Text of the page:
'No deal with Russia till 7 days of reduced violence in Syria'

President Barack Obama said he will not proceed any arrangement with Russia on Syria.

Published: 17th September 2016 12:16 PM  |   Last Updated: 17th September 2016 12:16 PM   |  A+A-


WASHINGTON:  President Barack Obama said he will not proceed any arrangement with Russia on Syria until he sees seven continuous days of reduced violence and sustained humanitarian access to the war-torn country.

"The President emphasised that the United States will not proceed with the next steps in the arrangement with Russia until we see seven continuous days of reduced violence and sustained humanitarian access," the White House said in a readout of the Situation room meeting Obama held with his national security team to review anti-Islamic State campaign.

During the meeting, which was attended by his top national security tam, Obama expressed deep concern that, despite decreased violence across the country, the Syrian regime continues to block the flow of critical humanitarian aid, the White House said.

"The President directed his team to continue close coordination with all of our partners in the Counter ISIL fight as we build on this momentum to plan operations to further pressure ISIL," said the readout.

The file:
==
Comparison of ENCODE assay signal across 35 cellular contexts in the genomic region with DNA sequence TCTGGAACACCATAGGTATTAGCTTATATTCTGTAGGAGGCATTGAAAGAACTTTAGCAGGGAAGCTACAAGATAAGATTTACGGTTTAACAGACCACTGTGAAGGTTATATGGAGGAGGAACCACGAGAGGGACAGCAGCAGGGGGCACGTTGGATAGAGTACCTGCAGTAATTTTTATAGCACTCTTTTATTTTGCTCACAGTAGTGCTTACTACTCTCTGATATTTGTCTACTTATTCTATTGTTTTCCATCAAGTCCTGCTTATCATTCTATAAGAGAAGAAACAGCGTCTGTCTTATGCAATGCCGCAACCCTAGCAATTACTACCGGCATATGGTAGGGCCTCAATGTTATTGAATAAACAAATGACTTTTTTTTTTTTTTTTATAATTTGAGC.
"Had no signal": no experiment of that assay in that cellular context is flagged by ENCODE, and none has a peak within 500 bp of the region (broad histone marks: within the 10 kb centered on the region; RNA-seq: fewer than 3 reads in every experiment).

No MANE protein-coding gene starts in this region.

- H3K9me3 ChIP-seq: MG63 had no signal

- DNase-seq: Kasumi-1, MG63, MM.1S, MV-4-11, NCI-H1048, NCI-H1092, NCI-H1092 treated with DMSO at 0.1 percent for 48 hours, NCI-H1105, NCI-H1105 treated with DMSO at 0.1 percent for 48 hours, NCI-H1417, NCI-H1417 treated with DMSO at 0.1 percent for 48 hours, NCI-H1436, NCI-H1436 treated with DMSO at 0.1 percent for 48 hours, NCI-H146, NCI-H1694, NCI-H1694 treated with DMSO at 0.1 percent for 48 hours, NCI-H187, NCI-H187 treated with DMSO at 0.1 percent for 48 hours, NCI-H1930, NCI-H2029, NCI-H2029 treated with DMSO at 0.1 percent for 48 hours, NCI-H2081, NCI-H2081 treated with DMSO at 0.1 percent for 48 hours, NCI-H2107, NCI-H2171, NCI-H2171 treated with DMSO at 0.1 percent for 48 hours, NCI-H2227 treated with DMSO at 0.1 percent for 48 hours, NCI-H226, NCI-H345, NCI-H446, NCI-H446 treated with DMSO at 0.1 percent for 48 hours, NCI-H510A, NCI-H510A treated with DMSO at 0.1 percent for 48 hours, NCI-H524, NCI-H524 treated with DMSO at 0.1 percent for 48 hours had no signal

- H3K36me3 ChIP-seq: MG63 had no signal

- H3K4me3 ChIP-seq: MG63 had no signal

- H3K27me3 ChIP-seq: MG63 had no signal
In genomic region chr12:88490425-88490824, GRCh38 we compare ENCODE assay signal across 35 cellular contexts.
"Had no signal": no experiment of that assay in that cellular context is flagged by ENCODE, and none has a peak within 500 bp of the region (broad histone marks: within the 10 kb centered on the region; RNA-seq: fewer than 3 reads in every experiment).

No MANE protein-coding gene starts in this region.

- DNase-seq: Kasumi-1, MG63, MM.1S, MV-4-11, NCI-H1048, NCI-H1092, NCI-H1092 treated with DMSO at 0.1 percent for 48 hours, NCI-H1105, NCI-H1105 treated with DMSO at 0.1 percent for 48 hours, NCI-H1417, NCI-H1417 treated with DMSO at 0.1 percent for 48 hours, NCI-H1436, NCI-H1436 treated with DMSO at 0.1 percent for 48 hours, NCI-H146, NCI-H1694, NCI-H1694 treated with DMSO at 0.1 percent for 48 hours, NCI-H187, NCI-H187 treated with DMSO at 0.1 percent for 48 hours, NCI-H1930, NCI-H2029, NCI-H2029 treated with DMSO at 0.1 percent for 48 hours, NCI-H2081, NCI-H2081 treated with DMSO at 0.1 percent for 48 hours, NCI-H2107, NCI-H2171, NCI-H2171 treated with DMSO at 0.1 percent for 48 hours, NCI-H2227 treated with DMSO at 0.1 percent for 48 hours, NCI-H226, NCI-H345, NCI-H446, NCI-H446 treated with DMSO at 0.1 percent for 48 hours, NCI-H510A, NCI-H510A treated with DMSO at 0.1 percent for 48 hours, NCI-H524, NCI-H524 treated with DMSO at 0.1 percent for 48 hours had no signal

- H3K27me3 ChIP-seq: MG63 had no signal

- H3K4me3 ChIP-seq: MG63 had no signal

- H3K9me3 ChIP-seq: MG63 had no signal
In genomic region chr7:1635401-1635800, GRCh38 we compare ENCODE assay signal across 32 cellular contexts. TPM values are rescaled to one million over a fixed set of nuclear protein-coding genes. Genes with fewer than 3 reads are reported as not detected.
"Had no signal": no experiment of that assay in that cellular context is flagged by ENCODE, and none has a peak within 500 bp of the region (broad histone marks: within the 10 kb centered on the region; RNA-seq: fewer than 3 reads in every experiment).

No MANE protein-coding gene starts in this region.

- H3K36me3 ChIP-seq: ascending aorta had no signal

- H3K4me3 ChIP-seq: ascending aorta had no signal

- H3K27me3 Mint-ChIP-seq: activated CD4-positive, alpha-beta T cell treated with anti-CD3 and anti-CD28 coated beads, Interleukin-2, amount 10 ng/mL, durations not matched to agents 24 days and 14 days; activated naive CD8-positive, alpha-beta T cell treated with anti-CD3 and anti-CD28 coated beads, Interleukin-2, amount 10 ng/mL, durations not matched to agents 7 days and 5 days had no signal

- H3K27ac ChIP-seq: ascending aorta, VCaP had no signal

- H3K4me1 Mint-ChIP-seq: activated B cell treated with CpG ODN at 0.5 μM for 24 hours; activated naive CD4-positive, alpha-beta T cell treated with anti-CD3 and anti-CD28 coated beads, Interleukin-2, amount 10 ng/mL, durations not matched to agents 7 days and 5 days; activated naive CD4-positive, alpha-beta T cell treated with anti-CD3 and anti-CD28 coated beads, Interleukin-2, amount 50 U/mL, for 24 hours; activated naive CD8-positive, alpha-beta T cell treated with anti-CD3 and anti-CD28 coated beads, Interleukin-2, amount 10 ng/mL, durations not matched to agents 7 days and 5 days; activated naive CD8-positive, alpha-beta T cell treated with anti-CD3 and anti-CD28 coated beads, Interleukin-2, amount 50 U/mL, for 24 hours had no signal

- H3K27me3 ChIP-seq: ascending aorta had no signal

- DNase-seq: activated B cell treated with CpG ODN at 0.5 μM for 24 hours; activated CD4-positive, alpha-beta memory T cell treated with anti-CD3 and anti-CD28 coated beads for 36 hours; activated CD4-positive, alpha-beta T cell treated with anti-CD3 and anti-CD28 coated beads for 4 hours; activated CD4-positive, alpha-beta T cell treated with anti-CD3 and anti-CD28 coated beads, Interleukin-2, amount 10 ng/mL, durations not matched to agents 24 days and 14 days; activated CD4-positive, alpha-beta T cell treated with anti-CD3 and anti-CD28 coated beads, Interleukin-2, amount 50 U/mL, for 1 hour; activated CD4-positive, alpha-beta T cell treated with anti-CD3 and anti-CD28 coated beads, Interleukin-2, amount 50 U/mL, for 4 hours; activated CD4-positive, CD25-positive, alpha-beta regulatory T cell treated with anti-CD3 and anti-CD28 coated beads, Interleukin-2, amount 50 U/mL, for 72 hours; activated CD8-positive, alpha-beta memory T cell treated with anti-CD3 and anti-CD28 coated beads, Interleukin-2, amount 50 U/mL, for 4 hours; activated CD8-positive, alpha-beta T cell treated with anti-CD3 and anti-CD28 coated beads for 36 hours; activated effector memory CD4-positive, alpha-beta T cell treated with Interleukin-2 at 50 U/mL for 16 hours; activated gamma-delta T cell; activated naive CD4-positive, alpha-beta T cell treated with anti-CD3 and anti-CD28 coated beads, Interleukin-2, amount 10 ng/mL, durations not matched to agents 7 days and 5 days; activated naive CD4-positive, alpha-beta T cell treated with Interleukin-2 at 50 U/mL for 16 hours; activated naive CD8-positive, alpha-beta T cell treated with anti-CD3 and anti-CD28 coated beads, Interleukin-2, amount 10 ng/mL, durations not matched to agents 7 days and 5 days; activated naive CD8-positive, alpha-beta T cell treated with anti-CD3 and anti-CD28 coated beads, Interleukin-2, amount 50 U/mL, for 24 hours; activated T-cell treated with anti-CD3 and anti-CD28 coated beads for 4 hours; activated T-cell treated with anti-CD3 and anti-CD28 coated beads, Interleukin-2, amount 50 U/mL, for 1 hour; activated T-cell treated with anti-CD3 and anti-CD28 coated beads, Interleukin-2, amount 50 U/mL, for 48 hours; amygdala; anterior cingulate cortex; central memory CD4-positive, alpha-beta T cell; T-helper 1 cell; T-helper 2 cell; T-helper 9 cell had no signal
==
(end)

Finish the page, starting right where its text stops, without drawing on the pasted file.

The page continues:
According to the White House, Obama was briefed on multiple advances against ISIL that the Coalition has enabled across the battlefield in both Iraq and Syria. The Iraqis have now reclaimed over 50 per cent of the territory once controlled by ISIL.

US partners across northern Syria have essentially closed off ISIL's access to the Syrian border with Turkey and the outside world. Earlier in the day, the White House Press Secretary Josh Earnest said there aren’t a lot of good options available to the US.

"But the option that has been made available at the President’s direction, thanks largely to the tenacity of Secretary Kerry, is this effort to apply pressure to the Russians to see if they will use the influence that they have with the Assad regime to reduce the violence, allow for the free flow of humanitarian assistance, and facilitate negotiations around a political transition," he said.

"There are no other legitimate options that have been presented. And it's not as if there is an alternative that's been presented by somebody inside the administration or outside, for that matter, that anybody thinks is actually an alternative, long-term solution to this problem," he said. .

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